DeWitt was furious at the lack of blackout precautions and blasted city leaders the next day. "If I can't knock it into you with words, we'll have to turn it over to the police to knock it in with clubs. They were enemy planes and I mean Japanese planes. Put out your lights and take it! If you can't take it, get out of San Francisco now!"

It was DeWitt who recommended that the 1942 Rose Bowl football game, normally played in Pasadena, CA, be moved. DeWitt feared that the large crowd of spectators would be too tempting a target for Japanese warplanes. For the first and only time in its history, the 1942 Rose Bowl game was moved to North Carolina.

In February 1942, DeWitt reported to President Roosevelt that no sabotage by Japanese-Americans had yet been confirmed - but commented that this only proved "a disturbing and confirming indication that such action will be taken." He recommended the evacuation of all Japanese from the coastal areas of California, Oregon, and Washington state. The President agreed, issuing Executive Order 9066, and DeWitt then began implementing a plan for classifying, rounding up, and removal of "undesirables."

On 2 March 1942, DeWitt issued "Military Proclamation No. 1" which designated the western parts of California, Oregon and Washington as "military area no. 1", further divided into "prohibited zone A-1" and "restricted zone B." In the first phase of the order, a provision was included directing that "any person of Japanese ancestry, now resident in Military Area No. 1, who changes his place of habitual residence must file a 'change of residence notice' at his local post office not more than five days nor less than one day prior to moving." Days later, DeWitt announced that the Army had acquired 5,800 acres of land near Manzanar, CA, for construction of a "reception center" which he said was "to be used principally as a clearing house for the more permanent resettlement elsewhere for persons excluded from military areas."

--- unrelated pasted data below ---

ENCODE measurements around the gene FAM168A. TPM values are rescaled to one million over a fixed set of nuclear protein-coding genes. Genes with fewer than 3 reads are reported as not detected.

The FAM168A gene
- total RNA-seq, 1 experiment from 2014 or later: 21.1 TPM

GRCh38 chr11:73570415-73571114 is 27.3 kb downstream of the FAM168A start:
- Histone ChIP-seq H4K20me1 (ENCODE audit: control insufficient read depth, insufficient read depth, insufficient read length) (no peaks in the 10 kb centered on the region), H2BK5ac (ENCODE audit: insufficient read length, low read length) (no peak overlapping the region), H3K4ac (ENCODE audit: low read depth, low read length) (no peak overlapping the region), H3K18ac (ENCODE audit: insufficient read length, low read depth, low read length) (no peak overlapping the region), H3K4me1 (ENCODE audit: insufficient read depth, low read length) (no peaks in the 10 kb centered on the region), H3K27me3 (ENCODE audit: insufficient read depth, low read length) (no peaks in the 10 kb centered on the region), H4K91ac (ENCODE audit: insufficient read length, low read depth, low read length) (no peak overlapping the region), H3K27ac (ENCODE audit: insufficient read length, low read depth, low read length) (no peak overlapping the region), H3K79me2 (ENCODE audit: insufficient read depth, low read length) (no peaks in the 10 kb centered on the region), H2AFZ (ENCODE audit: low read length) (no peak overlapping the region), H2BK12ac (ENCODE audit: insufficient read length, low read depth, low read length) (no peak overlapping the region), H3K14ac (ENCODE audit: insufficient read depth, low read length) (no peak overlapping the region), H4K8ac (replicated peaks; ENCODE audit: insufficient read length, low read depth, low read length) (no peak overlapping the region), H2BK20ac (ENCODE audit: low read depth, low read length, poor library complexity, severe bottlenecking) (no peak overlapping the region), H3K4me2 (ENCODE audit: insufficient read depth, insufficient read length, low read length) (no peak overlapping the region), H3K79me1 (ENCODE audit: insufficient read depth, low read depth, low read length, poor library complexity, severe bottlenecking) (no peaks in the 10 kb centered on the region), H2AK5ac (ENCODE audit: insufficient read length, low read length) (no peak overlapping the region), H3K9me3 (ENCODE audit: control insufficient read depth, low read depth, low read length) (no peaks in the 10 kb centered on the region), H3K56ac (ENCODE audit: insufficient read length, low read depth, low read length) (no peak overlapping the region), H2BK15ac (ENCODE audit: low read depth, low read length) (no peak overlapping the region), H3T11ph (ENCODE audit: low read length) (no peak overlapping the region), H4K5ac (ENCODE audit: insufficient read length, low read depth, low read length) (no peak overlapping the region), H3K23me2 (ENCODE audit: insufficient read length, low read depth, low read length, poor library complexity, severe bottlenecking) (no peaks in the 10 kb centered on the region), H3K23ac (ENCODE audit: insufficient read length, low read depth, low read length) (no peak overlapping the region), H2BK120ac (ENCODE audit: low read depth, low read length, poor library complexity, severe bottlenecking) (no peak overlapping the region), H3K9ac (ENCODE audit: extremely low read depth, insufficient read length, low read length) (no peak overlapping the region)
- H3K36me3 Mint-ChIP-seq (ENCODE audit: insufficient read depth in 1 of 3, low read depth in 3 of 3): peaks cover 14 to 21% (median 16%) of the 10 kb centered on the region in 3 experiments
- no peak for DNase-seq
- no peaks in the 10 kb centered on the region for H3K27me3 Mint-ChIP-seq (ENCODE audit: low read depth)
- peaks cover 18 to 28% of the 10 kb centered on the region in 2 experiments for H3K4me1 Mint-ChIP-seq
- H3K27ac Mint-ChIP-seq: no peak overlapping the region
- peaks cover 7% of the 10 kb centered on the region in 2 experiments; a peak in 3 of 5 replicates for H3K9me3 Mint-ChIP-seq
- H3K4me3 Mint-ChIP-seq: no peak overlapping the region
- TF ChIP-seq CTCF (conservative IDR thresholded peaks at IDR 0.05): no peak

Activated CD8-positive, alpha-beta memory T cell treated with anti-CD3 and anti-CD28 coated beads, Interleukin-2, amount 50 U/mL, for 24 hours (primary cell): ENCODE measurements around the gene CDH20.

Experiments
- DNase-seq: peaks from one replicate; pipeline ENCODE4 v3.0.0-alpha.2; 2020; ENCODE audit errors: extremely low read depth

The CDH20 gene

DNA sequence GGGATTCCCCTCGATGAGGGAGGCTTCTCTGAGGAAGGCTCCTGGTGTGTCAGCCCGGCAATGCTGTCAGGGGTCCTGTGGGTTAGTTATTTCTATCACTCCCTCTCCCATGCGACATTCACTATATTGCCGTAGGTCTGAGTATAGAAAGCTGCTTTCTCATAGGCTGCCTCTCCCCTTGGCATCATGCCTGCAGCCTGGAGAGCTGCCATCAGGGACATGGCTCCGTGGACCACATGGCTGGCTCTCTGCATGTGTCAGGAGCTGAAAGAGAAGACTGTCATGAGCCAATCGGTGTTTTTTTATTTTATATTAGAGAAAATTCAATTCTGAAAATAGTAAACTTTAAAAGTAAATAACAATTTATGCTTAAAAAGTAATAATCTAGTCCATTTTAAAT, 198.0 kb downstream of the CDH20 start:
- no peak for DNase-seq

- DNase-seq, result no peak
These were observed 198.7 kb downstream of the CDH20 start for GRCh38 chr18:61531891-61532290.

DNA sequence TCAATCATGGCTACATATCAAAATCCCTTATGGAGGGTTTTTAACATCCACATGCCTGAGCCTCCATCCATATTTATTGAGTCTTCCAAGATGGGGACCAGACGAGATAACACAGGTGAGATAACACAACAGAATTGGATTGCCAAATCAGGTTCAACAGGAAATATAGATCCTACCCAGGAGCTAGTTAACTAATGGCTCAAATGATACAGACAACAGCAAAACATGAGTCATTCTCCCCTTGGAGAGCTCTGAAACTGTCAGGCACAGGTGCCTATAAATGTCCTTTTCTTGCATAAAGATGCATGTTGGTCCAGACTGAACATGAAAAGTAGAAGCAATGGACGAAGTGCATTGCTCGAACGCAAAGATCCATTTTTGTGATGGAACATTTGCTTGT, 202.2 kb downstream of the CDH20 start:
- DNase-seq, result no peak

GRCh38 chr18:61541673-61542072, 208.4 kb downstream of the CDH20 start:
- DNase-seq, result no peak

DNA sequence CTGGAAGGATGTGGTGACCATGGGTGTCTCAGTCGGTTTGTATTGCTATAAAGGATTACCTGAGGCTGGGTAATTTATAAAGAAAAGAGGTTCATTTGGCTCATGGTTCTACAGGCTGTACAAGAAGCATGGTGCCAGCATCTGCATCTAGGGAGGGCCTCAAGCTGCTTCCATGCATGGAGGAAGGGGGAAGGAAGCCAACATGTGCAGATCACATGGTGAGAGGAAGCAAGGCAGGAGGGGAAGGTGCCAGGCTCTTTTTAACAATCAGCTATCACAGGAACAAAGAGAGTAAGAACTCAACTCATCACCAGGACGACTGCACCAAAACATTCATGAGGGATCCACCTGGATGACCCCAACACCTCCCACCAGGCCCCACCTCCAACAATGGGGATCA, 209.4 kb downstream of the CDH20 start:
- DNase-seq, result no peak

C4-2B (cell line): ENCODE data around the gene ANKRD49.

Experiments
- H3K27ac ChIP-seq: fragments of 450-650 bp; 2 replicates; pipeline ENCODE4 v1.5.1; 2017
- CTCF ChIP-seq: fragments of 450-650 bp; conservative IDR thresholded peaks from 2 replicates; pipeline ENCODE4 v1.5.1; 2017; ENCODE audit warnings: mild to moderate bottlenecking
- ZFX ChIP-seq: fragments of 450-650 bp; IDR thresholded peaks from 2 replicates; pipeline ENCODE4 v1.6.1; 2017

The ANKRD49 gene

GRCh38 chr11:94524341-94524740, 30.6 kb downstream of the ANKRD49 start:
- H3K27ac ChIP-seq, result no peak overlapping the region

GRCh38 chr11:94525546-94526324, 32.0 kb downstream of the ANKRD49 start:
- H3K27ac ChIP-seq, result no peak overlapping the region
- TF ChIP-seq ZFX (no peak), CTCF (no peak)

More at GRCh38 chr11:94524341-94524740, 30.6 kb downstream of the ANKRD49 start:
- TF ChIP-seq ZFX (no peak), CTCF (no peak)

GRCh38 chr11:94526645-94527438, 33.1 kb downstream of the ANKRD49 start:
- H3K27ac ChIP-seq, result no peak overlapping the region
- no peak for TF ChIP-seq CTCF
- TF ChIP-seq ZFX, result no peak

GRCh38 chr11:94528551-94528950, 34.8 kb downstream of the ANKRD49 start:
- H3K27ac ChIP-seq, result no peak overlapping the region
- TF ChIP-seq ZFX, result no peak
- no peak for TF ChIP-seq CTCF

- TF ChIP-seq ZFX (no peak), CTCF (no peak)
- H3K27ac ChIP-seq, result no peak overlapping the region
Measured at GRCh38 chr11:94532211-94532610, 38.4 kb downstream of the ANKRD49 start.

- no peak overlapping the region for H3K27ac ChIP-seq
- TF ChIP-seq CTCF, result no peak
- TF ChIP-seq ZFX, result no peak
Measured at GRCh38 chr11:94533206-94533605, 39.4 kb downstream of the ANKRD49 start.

Removal began on 23 March 1942, with the resettlement of citizens living in Los Angeles. On that date, General DeWitt issued new orders applying to Japanese-Americans, setting an 8 p.m. to 6 a.m. curfew and banning ownership of firearms, radios, cameras, and other contraband. DeWitt stated, "Let me warn the affected aliens and Japanese-Americans that anything but strict compliance with this proclamation's provisions will bring immediate punishment." Northern California followed in April, as DeWitt declared that "We plan to increase the tempo of the evacuation as fast as possible." Citizens in specific areas were required to report to their designated "Civil Control Station," where they would then be taken to an "Assembly Center" for relocation.